Rumen acidosis is the silent killer of our cows
Joep Driessen

One third of the cows is not making it in their barns. Why? Because of diseases, and one in particular.Subclinical rumen acidosis is barely visible, but will weaken your cows, leading to other diseases. In the end, this is cutting cow lives short. If we want to do something about this, we need to broaden our knowledge of feed. There’s plenty of information about feed quality available, but more knowledge of housing and management with regard to feeding is much needed.

One third of the cows is not making it. ‘Not making it’, is saying that the average productive lifetime for cows is below 3 lactations, where it can be 5 lactations. Did you know 20% of lactating heifers doesn’t make the second lactation? When we’re looking at why cows don’t go the distance, we’re quickly faced with disease numbers:

  • 50% bloody soles after calving
  • 50% subclinical milk fever
  • 30% mastitis or much more
  • 20% ketosis
  • x % subclinical rumen acidosis

Feeding timeShocking numbers and there’s plenty to say about each disease individually. But let’s look at one disease in particular: rumen acidosis. This disease is hard to recognize for farmers, but will seriously weaken the cow. It starts with nausea and by the time you catch it (or not), the other trouble has already started: mastitis, lameness, low fertility rates and so on. This is what in the end is keeping cows from happily and healthy making it to five lactations. Rumen acidosis is the silent killer of our cows.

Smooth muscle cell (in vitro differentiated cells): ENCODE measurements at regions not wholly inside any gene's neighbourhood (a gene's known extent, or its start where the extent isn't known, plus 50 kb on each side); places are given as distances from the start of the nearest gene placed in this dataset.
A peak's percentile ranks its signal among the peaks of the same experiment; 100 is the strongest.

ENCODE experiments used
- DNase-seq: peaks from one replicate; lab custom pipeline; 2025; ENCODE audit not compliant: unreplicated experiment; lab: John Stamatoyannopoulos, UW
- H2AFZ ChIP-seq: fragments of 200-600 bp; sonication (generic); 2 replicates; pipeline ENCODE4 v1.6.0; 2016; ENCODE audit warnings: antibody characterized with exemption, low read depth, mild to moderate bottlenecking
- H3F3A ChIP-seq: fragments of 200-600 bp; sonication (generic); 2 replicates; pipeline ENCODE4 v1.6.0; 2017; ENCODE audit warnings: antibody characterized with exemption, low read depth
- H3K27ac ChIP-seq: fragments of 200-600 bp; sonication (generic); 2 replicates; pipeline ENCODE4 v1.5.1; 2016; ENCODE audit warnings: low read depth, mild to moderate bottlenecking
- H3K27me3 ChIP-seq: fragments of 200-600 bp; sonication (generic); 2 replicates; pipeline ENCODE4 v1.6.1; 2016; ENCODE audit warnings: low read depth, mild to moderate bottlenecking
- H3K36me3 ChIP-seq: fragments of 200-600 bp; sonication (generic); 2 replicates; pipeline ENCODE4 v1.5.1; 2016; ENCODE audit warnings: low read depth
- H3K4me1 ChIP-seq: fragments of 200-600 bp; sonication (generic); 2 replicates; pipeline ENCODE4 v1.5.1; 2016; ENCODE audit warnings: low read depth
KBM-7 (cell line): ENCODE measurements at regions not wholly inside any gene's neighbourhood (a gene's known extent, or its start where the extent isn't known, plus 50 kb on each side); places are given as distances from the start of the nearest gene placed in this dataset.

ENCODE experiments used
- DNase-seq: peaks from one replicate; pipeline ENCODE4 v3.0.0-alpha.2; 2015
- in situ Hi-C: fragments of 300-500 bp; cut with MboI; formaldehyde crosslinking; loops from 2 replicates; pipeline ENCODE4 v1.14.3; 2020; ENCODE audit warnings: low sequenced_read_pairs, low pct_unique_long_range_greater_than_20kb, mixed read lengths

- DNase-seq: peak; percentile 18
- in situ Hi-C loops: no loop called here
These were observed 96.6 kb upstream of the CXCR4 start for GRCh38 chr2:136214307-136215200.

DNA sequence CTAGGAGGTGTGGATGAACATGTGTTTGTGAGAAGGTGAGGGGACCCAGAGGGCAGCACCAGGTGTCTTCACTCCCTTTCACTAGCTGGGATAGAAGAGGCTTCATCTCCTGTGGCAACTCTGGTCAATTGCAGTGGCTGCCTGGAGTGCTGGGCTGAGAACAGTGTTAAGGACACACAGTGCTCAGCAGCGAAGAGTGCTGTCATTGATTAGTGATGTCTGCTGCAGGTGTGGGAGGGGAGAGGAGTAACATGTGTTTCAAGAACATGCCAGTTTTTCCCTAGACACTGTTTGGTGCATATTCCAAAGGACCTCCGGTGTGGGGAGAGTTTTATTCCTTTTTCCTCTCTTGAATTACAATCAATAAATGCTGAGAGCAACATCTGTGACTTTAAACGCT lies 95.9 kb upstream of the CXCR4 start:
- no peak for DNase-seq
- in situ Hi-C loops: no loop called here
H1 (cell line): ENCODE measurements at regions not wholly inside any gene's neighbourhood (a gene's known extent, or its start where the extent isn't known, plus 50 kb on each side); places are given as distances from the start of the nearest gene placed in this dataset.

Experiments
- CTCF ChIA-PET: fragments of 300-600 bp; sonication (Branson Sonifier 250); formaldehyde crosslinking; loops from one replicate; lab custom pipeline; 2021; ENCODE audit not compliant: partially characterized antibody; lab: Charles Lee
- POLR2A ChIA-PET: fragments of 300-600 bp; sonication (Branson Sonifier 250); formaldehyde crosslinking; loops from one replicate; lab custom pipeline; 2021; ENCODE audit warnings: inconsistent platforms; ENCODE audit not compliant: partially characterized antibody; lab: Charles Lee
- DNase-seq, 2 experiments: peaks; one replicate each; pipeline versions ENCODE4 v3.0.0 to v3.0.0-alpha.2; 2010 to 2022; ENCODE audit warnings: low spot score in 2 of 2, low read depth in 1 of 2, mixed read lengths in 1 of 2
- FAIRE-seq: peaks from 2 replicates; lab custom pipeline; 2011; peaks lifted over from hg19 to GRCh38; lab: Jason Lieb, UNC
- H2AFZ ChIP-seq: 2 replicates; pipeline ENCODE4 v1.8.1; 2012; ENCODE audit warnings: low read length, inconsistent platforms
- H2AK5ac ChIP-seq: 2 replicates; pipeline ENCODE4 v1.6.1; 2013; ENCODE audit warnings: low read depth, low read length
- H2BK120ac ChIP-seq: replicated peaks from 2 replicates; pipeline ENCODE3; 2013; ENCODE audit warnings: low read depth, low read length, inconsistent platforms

So if you can hardly catch it in time, it is even more crucial to prevent it. For prevention farmers need a good understanding of how the rumen functions and an excellent feeding program.

The good news is, doing better on housing and management is not complicated. You just need someone to open your eyes to the challenges in your barn and show you the (often easy) fixes that are already out there. It’s the only way we can go for the big win: prevent rumen acidosis, prevent other diseases and let our cows live twice as long.



Spring 2018


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